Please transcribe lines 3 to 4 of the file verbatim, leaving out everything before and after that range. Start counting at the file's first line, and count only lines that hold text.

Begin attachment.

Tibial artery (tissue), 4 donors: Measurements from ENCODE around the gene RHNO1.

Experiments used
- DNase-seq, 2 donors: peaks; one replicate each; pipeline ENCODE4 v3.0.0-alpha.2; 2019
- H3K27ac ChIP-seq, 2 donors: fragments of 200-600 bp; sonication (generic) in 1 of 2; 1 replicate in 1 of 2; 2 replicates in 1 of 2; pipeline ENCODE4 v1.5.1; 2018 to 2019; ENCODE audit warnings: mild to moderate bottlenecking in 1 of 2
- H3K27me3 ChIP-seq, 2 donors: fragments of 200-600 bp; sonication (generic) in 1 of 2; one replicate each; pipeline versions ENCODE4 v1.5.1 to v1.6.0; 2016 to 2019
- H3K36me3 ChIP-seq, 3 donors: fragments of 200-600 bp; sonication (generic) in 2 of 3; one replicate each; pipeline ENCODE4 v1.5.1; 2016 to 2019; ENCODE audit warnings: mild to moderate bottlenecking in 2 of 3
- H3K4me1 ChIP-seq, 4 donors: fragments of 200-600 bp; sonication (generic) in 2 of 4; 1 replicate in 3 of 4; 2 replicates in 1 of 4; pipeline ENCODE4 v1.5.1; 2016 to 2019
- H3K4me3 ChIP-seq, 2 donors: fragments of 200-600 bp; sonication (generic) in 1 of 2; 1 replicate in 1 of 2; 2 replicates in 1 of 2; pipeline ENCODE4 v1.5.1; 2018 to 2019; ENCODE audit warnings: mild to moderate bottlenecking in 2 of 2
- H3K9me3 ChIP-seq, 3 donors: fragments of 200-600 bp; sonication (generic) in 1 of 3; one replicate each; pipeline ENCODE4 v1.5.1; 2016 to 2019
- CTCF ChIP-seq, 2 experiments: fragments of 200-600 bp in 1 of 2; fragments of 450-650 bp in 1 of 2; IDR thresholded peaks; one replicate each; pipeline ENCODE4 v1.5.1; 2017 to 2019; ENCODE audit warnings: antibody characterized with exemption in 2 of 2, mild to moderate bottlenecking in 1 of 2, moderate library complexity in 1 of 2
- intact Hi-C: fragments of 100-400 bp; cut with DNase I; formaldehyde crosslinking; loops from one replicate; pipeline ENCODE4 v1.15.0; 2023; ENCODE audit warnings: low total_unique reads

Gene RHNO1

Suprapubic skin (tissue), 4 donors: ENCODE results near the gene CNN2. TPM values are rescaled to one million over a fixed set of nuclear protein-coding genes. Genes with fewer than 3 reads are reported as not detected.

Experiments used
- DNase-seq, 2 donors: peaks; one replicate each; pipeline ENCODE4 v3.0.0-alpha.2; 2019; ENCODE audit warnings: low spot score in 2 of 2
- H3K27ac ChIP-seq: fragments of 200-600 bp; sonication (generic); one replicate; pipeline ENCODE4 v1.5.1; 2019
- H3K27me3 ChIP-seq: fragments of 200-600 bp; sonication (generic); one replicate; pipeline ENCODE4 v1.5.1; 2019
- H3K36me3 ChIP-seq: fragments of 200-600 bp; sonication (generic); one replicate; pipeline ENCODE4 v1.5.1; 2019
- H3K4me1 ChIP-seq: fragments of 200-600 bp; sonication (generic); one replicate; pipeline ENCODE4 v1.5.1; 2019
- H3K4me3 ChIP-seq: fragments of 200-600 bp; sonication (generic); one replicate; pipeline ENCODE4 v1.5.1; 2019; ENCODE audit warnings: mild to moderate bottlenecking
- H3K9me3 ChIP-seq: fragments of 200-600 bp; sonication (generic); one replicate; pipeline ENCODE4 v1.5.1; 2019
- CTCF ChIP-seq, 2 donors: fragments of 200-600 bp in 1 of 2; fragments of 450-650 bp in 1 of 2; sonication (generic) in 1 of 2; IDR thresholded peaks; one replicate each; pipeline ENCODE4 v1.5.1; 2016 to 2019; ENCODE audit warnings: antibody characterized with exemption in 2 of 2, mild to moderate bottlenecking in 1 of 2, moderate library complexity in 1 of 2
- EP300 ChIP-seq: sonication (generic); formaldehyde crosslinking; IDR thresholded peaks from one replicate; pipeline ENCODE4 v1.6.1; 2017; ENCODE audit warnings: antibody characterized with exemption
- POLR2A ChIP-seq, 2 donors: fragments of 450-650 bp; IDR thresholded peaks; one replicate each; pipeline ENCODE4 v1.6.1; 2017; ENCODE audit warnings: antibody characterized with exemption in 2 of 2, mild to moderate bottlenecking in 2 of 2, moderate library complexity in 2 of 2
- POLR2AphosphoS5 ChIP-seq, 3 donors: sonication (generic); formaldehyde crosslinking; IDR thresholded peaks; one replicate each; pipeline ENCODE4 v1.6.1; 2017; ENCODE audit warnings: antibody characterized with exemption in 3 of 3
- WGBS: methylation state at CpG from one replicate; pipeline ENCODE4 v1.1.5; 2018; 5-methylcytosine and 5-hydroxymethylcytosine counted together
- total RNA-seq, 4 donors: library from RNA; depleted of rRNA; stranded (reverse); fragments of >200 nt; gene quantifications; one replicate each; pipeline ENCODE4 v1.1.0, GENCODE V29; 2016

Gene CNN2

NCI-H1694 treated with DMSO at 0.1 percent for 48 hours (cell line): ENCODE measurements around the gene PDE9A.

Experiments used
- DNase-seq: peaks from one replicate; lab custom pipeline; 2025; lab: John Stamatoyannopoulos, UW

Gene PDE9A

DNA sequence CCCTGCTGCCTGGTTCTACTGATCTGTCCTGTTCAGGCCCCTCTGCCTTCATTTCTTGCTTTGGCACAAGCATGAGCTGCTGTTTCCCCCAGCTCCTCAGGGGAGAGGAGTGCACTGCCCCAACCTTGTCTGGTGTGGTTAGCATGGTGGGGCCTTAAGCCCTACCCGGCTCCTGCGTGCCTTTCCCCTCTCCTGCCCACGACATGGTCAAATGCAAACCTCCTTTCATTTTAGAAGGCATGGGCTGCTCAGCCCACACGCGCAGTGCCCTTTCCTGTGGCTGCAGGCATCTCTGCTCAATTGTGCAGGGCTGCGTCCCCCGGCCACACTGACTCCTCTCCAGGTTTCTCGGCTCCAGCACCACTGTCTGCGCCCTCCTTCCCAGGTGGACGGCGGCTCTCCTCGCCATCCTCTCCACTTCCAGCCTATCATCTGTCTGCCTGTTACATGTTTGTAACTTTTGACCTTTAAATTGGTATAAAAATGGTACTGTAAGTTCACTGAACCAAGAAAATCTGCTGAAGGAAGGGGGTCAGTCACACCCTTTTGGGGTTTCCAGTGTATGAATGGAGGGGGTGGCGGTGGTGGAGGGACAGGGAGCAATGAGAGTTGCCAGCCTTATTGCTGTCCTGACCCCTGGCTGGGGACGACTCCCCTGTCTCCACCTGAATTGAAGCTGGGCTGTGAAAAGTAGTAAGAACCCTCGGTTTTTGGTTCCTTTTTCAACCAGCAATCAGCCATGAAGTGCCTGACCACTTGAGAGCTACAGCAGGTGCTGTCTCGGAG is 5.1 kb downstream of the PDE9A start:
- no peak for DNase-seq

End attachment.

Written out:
- DNase-seq, 2 donors: peaks; one replicate each; pipeline ENCODE4 v3.0.0-alpha.2; 2019
- H3K27ac ChIP-seq, 2 donors: fragments of 200-600 bp; sonication (generic) in 1 of 2; 1 replicate in 1 of 2; 2 replicates in 1 of 2; pipeline ENCODE4 v1.5.1; 2018 to 2019; ENCODE audit warnings: mild to moderate bottlenecking in 1 of 2